With units in Philadelphia fetching prices as high as $17.85 million in the last few years, it might seem as if the city’s condo market is stronger than ever.
After all, between the impending delivery of Tom Scannapieco’s 500 Walnut sometime this fall and the opening of Carl Dranoff’s One Riverside this past May, the two luxury towers together are expected to bring 103 new units to the Philadelphia market, totaling $330 million in sales if both sell out as planned.
What’s driving the sales, both developers have said in the past, is demand among the region’s wealthiest residents for an ultra-luxury product that has never existed before. Yet there’s also another primary driver behind their successes: Both condo towers are in Center City.
According to a study prepared by Allan Domb Real Estate and Philadelphia economist Kevin Gillen, Center City is the only local market where condo towers are thriving today. Once outside of Center City’s borders, condominiums are generally faltering in Philadelphia, the study found, and have struggled to gain back values lost during the Great Recession.
Such unevenness in the condo market’s recovery is surprising for the greater Philadelphia real estate market, which largely has been thriving for years — especially in the single-family house and apartment sector. Recently, neighborhoods across Philadelphia have seen single-family property values skyrocket beyond their 2007 pre-recession peaks, as prospective buyers, seeking more affordable housing, have pushed into lower-priced neighborhoods. Rents citywide, meanwhile, have climbed to new heights as more millennials have flocked to the city.
The condo market has been different, Domb and Gillen’s study found, and has largely been divided among demographics. Wealthier baby boomers seeking an urban lifestyle have propped up the Center City condo market, developers and experts say. Younger buyers, however, have increasingly desired flexibility and delayed home ownership. As a result, the popularity of condos in more affordable areas — once a popular option for entry-level housing — has been eroded by both rental demand and a spike in new, tax-abated houses in gentrifying neighborhoods.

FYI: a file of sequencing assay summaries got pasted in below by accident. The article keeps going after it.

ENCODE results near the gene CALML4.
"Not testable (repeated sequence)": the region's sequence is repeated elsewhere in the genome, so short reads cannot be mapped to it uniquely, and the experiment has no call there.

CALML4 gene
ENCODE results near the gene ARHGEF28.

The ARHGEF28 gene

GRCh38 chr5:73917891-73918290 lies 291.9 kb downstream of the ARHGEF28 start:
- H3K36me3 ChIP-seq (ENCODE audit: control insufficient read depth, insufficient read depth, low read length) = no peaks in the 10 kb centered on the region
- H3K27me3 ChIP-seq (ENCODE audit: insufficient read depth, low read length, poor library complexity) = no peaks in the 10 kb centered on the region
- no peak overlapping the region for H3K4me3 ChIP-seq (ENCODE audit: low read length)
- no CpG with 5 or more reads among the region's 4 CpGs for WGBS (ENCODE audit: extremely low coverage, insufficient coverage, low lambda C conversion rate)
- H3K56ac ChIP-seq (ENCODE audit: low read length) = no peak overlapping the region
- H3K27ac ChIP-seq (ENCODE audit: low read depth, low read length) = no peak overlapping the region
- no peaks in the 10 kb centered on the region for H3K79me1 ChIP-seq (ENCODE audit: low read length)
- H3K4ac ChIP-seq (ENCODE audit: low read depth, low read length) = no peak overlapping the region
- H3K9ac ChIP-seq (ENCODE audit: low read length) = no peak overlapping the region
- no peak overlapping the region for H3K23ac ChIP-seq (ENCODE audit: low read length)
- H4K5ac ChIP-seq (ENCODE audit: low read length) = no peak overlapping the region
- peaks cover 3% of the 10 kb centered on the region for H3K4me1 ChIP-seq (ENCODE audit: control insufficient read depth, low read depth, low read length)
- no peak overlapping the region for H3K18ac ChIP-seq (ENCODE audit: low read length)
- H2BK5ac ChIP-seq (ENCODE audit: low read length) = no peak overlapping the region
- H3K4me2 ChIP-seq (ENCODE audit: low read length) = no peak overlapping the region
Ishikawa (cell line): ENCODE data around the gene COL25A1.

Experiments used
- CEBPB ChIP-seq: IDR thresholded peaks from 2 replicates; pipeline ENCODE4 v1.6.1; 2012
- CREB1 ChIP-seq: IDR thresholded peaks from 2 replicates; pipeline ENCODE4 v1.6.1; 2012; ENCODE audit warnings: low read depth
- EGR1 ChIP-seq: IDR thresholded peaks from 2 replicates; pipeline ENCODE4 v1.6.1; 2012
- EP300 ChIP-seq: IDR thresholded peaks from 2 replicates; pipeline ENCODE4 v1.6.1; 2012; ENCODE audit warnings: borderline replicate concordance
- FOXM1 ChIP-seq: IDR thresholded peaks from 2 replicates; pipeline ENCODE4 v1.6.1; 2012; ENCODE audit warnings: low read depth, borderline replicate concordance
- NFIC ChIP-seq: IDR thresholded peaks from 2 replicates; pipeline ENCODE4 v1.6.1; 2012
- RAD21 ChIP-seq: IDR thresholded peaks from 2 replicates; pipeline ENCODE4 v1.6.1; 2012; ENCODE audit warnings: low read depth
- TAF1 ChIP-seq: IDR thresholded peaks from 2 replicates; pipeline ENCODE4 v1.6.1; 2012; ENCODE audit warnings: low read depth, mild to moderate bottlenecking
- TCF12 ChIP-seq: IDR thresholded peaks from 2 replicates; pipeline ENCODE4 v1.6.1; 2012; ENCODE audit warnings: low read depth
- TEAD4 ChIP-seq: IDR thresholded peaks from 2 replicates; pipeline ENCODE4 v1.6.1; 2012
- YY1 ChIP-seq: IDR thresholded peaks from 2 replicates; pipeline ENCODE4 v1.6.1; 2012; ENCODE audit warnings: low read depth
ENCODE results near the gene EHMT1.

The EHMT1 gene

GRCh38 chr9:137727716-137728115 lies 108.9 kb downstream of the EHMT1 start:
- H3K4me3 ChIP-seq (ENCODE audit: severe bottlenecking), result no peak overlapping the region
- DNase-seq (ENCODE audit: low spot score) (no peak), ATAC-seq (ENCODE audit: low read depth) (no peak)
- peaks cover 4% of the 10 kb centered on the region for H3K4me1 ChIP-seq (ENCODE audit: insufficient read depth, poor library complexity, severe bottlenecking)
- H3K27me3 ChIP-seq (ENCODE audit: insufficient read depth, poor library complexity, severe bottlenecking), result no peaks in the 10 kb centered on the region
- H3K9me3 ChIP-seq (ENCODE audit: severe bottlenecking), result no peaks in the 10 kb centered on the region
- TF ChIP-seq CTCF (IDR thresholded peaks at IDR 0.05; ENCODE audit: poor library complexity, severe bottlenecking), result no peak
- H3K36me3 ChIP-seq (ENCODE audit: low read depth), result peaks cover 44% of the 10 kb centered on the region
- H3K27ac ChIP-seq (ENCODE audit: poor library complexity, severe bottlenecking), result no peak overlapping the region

All the while, builders have continued to face tight lending standards, making it harder to build new product and jump-start enthusiasm in the condo sector.
Those circumstances have left Philadelphia with a condo market with much room to grow. After falling a cumulative 28 percent citywide from a peak in 2006, condo values on average have recovered just a part of what was lost.
“The market has been in recovery mode,” Gillen and Domb wrote in the findings. But “current price appreciation has been rather sluggish.”
“Citywide condo prices are only up 1.3 percent from a year ago,” the report said, a rate that is “well below the 9 percent rate of annual appreciation that the single-family houses in Philadelphia are currently experiencing.”
Some neighborhoods have fared better than others, the report found: The Rittenhouse Square condo market, for example, has fully recovered, and values are now 10 percent higher than where they were in 2006. In the second quarter of 2017, condos there had a median price of $813,565. Old City values are 4 percent higher, with a median price of $310,937. And values in the Washington Square condo market, where the median price was $375,213, are up 2 percent.
But outside of those wealthier, central areas, condos have struggled. In South Philadelphia, for example, where single-family properties recorded a 59 percent increase in values in the second quarter, condo values remain down 5 percent. The median price there was $409,041, according to the data. The same exists in the highly popular Northern Liberties and Fishtown area, where condo values are down 11 percent, Gillen found. The median price there is $339,027.
“This [study] pretty much confirmed what everyone has thought: You don’t see baby boomers buying condos outside the core area,” Domb said in an interview. “ … They want to be in the center of the city, near restaurants and the theater.”